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DG Systems

I am no longer active in this hobby for the foreseeable future. 
I will no longer maintain or update the website, but I will leave it accessible to the web for as long as possible (years).


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The Digital Group


Digital Group Z80 Restoration Photos

If you haven't been there yet, be sure to view The Digital Group home page on my site!

This picture page documents the restoration of a Digital Group "System", less circuit boards. A Digital Group system consisted of a cabinet, a mother board--mini or standard, a low current power supply and a high current +5 Volt supply--of which three were available, and at least three circuit boards--CPU, I/O and Video & Cassette. The System Cards have their own page. 

My restorations consist of a complete system breakdown, cleaning, refurbishing, and reassembly. Sounds easy, huh? Just a guess, but it probably takes me around 200 hours to do what you see here. Good thing this is just a hobby!

The restorations shown here are just two that I have done. Most of the photos are from a restoration I did in 2007 for another collector in trade for some DG equipment. The photos show the work from start to finish, though not in tremendous detail. The other restored system is shown completed only--no photos were taken of the work. I was busy, what else can I say? You can tell them apart by the power supplies. The second system went to a museum in Texas a few years ago, oh but don't worry--I still have good collection of my own!

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A fully restored Digital Group System, now living in Texas


The power supplies in this system needed some close attention. The low current supply (the one with the silver caps) had an unusual power transformer unlike those I have seen from Digital Group. I concluded that this must be an after market replacement. Since originals are hard to come by, and since I have no extras on hand, I chose to restore this one by cleaning and painting it to look like the original. The results were quite good as seen in the photos below, the transformer was painted black and a duplicate of the original label was attached. Only a true DG snob will notice the fake! :) Then again, for all I know, it shipped from the factory like this--maybe they ran out of the originals. The other power supply needed a lot of work to clean up, but all went well. The red "Danger" sticker is a non-original, placed for safety sake.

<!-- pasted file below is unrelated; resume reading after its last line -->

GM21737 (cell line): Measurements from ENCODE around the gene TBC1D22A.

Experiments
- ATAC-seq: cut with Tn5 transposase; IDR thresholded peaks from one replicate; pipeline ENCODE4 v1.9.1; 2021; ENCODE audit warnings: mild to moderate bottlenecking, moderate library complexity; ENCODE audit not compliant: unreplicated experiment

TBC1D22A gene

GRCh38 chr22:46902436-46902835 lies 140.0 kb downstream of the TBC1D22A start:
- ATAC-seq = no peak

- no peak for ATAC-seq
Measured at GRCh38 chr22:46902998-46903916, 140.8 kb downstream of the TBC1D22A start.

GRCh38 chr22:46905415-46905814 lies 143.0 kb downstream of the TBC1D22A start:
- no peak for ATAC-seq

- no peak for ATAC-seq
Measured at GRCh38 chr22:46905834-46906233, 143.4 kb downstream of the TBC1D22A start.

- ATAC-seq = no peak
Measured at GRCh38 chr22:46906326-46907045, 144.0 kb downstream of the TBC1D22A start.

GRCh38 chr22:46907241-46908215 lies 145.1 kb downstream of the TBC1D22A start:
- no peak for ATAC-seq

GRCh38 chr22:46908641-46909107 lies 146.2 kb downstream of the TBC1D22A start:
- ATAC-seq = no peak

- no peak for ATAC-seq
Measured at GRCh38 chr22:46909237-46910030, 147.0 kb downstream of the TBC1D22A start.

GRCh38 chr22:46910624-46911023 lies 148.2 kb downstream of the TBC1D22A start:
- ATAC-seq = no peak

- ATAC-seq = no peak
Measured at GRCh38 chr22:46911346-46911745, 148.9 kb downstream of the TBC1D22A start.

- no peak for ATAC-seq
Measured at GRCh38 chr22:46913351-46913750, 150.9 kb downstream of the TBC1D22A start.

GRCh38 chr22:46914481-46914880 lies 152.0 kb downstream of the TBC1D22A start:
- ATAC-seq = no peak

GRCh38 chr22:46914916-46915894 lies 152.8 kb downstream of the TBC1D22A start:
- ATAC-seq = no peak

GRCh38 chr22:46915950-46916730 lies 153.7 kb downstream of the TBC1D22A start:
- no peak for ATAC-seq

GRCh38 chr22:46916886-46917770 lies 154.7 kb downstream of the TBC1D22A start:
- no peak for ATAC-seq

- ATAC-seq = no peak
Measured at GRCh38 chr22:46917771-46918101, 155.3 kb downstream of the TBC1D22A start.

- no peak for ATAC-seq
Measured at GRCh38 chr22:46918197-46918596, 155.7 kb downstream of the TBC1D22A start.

The system had some extra holes drilled into the back, and I thought, what the heck--I'll patch them! So I did. I taught myself to weld aluminum--still have some learning to do--but it worked well enough. The repair is almost unnoticeable in the finished machine. Visible in the pictures is the brushed aluminum finish that I do to clean up most of the cabinets I restore. Over the years, the cabinets loose that "new shine" from getting bumped around. I use a belt sander to re-brush the finish to like new. Painted surfaces are either stripped down to the bare aluminum and repainted, or just touched up with an airbrush depending on condition. 

And now, the before photos:


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Second System: 


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Copyright 2008 Bryan's Old Computers
Last modified:
October 16, 2009